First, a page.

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CONCORD, N.H. (AP) — Moments before former Vice President Joe Biden arrived to sign up for the New Hampshire primary, a nuclear power safety activist shouted at reporters and photographers crammed into one room of the secretary of state’s office, while a man wearing a motorcycle helmet tried to get listed on the ballot as “Epstein Didn’t Kill Himself” in the other.
Wandering into the chaos was 86-year-old Sybil Dupuis, whose great-grandfather wrote the legislation leading to New Hampshire’s first-in-the-nation primary more than a century ago. Though candidates now sign up at his antique desk, he hardly could’ve imagined the scene.
“Heavenly day, no! Grampa Bullock didn’t even tell his family that he had even written the legislation,” Dupuis said.
The publicity stunt Dupuis witnessed — that referenced conspiracy theories that financer Jeffrey Epstein didn’t die by suicide in jail as a New York medical examiner has ruled — failed since candidates aren’t allowed to use nicknames associated with a slogan or cause. But 50 others — 33 Democrats and 17 Republicans — did manage to get on the ballot for the 2020 primary before the filing period closed Friday. That’s compared to the 42 names voters saw 100 years ago, the first time New Hampshire held the nation’s earliest primary.
Back then, voters selected delegates to the nominating conventions, rather than voting for the candidates themselves. But it was more say than they had before state Rep. Stephen Bullock filed his 1913 bill to allow anyone who wanted to be a delegate to get on the ballot after paying a $10 fee. Today, the fee is $1,000, and most of the candidates showed up in person to hand over their checks, including former Massachusetts Gov. Deval Patrick, who filed the day he announced his late entry into the race.
As they signed up, most of the candidates got a pep talk from Secretary of State Bill Gardner, who reminded them that the primary was created to give the “little guy” a greater voice in politics and has, over the years, been won by underdogs.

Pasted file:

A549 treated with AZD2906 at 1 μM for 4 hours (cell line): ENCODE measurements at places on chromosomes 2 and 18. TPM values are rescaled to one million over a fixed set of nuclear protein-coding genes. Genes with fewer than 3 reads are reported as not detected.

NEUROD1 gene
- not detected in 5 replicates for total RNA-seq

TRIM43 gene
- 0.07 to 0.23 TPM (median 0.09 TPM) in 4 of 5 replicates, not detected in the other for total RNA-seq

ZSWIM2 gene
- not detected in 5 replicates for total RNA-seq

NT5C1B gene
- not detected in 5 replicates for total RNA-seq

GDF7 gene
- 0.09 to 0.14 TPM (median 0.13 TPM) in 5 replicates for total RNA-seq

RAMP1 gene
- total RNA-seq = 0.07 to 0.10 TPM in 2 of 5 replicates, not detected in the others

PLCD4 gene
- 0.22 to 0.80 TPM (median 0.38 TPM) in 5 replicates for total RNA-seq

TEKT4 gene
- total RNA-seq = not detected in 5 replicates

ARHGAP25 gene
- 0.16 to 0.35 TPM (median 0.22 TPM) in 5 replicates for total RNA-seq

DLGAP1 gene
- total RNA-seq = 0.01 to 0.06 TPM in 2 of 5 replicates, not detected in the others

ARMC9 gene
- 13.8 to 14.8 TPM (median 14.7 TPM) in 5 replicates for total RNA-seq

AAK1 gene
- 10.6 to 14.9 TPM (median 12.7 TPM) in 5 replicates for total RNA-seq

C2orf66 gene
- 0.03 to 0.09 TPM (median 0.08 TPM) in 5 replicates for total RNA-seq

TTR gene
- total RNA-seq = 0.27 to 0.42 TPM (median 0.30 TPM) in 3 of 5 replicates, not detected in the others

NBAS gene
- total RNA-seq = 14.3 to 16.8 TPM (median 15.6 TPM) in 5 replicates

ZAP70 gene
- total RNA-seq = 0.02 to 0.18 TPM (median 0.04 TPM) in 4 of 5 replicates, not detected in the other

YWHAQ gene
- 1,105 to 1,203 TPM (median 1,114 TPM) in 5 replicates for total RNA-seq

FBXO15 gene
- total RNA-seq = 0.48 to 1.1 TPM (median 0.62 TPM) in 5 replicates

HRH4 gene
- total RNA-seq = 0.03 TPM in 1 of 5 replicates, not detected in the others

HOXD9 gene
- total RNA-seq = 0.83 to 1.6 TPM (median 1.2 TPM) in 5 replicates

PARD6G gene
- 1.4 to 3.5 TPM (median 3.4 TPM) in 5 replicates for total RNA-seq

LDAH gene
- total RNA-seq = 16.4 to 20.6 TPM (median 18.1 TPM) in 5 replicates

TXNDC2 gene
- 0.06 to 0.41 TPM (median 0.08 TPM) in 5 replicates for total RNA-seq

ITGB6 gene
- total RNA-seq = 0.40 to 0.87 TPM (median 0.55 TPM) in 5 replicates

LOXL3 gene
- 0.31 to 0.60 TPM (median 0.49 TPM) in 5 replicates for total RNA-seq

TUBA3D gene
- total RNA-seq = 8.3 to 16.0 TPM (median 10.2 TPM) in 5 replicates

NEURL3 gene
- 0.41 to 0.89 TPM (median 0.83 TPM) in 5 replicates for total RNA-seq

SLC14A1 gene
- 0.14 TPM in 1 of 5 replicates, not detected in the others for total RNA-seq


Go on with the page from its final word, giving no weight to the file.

“You don’t have to have the most fame or fortune,” he told Minnesota Sen. Amy Klobuchar on Nov. 6.
“Excellent! It’s like a therapy session,” Klobuchar joked. “You know, this is really helpful. Inspirational!”
Gardner also told Klobuchar that her home state held its primary on the same day as New Hampshire in 1916 only to skip the election four years later. And he reminded Indiana natives Pete Buttigieg and Vice President Mike Pence that Indiana voted a week ahead of New Hampshire that first year before moving to a later date for subsequent cycles.
The office, and often the hallway leading to it, were packed for the big-name candidates, but many others made quieter appearances, standing behind Bullock’s desk and speaking to whatever media were on hand.
Matt Matern, a lawyer and philanthropist from Los Angeles, used his time Tuesday to promote his plan to cut taxes entirely for working Americans making less than $100,000 a year.
“I’m not throwing my money away,” he said after paying the filing fee. “I believe the time has come to throw my hat in the ring because I don’t hear the current candidates on the Republican side saying the things I think need to be said, and I think we need to have a robust debate in the Republican Party.”
Not everyone filed in person. Pence was there to put President Donald Trump on the Republican ballot. Among Democratic candidates focusing efforts elsewhere, Kamala Harris sent a staffer to file her paperwork, while Julian Castro signed up by mail. Meanwhile, former New York City mayor Michael Bloomberg said he will skip New Hampshire and the other early-voting states if he decides to run.
For the 2016 election, 58 candidates got on New Hampshire's ballot. The all-time high for candidates was 1992, when 61 signed up. And the chaos that greeted Dupuis on Nov. 8 was par for the course for the filing period — in 2007, a Minnesota fugitive living in Italy beat a costume-wearing ex-convict to become the first to file as an official candidate in the 2008 New Hampshire presidential primary. It took Robert Haines more than 90 minutes to turn in his papers, after he embarked first on a loud and erratic one-man show that included five costume changes, multiple characters and cursing.
As for Dupuis, she won’t be voting in the New Hampshire primary because she lives just over the border in Maine. She’s been keeping up with the candidates but hasn’t settled on a favorite yet.
“I don’t know, there’s been so many of them that I haven’t made up my mind,” she said. “But I’m gonna have to, because who knows if I’ll be around in another four years.”